Thunderclaw (CR 3)

Living creatures in contact with the thunderclaw's leaves take 1d4 electricity damage per round. Creatures must also make a DC 14 Will save or be staggered for 2 rounds.
In circumstances of normal light (such as during the day), the bright light discharged by the thunderclaw's electricity does not present an issue for creatures without light sensitivity or light blindness. At night, however, the sudden bright light leaves a creature blinded for 1d10 rounds unless they succeed at a DC 15 Fortitude save. A creature with light sensitivity or blindness has to save regardless of the outside light conditions unless they are covering their eyes. They also have a -2 penalty on saves to resist the blindness.
The electricity release of the thunderclaws when disturbed reacts badly with fire. The flames crackle and expand with lightning speed in a 15 foot radius, burning everything in their wake. Targets within the radius blast take 2d6 fire damage and 2d6 electricity damage. A successful DC 16 Reflex save reduces the damage to half and prevents creatures from catching on fire. If the thunderclaw is close to other thunderclaws, this creates a chain reaction of lightning and flames which creates a small firestorm that can devastate the area (increase the radius of the explosions by 5 feet for every 10 plants in a cluster). The fire remains in the area for 1d10 hours and it is not extinguishable by mundane means. This can trigger forest fires.
A typical cluster is 20 feet in radius, but they may vary (1d8 x 5 feet), with one plant per 5 foot. usually A typical cluster thus contains between around 44 plants, and the radius blast, when exposed to fire, and subsequent fire is 35 feet radius (from the edge of the cluster).

Cover image: by MGatta (via HeroForge)


Author's Notes

This article was created for the Peculiar Plants challenge of 2021.

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Mar 25, 2021 22:48

Oh very intersting plant! The seed dispersal of this plant is quite original, I have not seen somthing like that before.Love the origin story that you added as well! A few of the sentences in that section seem a bit odd though so perhaps they should be changed a bit.   The CR section at the bottom was a nice addition as well! It seems the plant can be used for a lot of things so I understand why the people go through that much effort to gather them.

Feel free to check my new world Terra Occidentalis if you want to see what I am up to!
Mar 31, 2021 17:10

Hi, thanks so much for the feedback! The sidebar did indeed need quite a bit of work. That's what happens when you want to push through and get the article published instead of delaying it further...   I have now reworked it, I hope it reads better.

Mar 25, 2021 22:50 by Dr Emily Vair-Turnbull

This is so cool! I love the origin story, and the different uses for the plant. I also can vividly picture the seed dispersal. I wish I could see it in real life (from a safe distance)!

Emy x   Etrea | Vazdimet
Mar 31, 2021 17:10

Hehehe, yeah! That'd be quite a spectacle, considering the seeds would start triggering each other :P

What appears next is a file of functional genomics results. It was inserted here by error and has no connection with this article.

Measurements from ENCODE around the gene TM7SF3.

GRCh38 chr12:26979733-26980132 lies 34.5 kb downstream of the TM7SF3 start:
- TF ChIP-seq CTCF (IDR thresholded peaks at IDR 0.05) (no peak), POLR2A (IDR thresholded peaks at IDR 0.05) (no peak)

Mar 26, 2021 03:37

I really like this. Interesting mechanics, seed dispersal and lore.

Mar 31, 2021 17:12

Thanks! I wanted to make sure something that fit in my world but that I could also throw to players in my PF campaign.

Mar 26, 2021 07:42 by TC

Oooh wonderful article!! This is a really interesting plant you wrote about, and you made it feel very real too! I love that its used to capture nightmares, its a really lovely aspect culture wise :D

Creator of Arda Almayed
Mar 31, 2021 17:16

Hi, thanks for the enthusiasm! All I will say is that whether or not the nightmare capturing properties are real is not quite clear :P

Mar 26, 2021 23:16 by Morgan Biscup

Your quotes throughout really being it to life. I love the exchange with the Druid, and your notes on the harvesting methods were really fun and well considered.

Lead Author of Vazdimet.
Necromancy is a Wholesome Science.
Mar 31, 2021 17:17

Thanks, Angela! I definitely made use of the science channel in discord to figure out how could one harvest this type of plant without being electrocuted xD

Mar 27, 2021 01:34

This was a fun read. I really like that the seeds require a shock of electricity in order to germinate and I like the chain reaction that occurs when one catches on fire.

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Mar 31, 2021 17:17

Hihihi, I'm so glad!

Mar 28, 2021 11:24 by James Slaven

Great read! I really enjoy all the quotes, hearing from the people who've lived with Thunderclaw really brings the article to life. In terms of typos I could only find two suggestions: (1) "Scythes are the preferred TOOL..." and (2) "The ashes of the leaves are used to purify a pond in preparation for A grippli's spawning." Otherwise, great job!

Mar 31, 2021 17:20

Hi, James!   Thanks so much for spotting those typos. They have been fixed during the editing process, so hopefully the article reads better now. I'm really glad you enjoyed the quotes; they are a fun but sometimes challenging part of making an article.

Mar 28, 2021 21:19 by Amélie I. S. Debruyne

This is such a cool idea! And its sounds plausible for the tree to use that as a reproduction mechanism.   I love your quote " A step away from a tragedy..." and your story about the origin of the plant. I also love the different uses you have for your plant, especially the eating it for the "popping" feeling.   I just have a small suggestion: you didn't explain who/what the grippli are. A tooltip explanation would help here as I had to look that up.

Mar 31, 2021 17:22

Hello, Amélie!   You are completely correct. I love tooltips and I didn't include any in the article initially. Thanks for the suggestion, I have done it now (as well as done some editing), so hopefully, the article reads better now.   I'm so glad you enjoyed the uses and the seed dispersal mechanism, thanks for the comment :D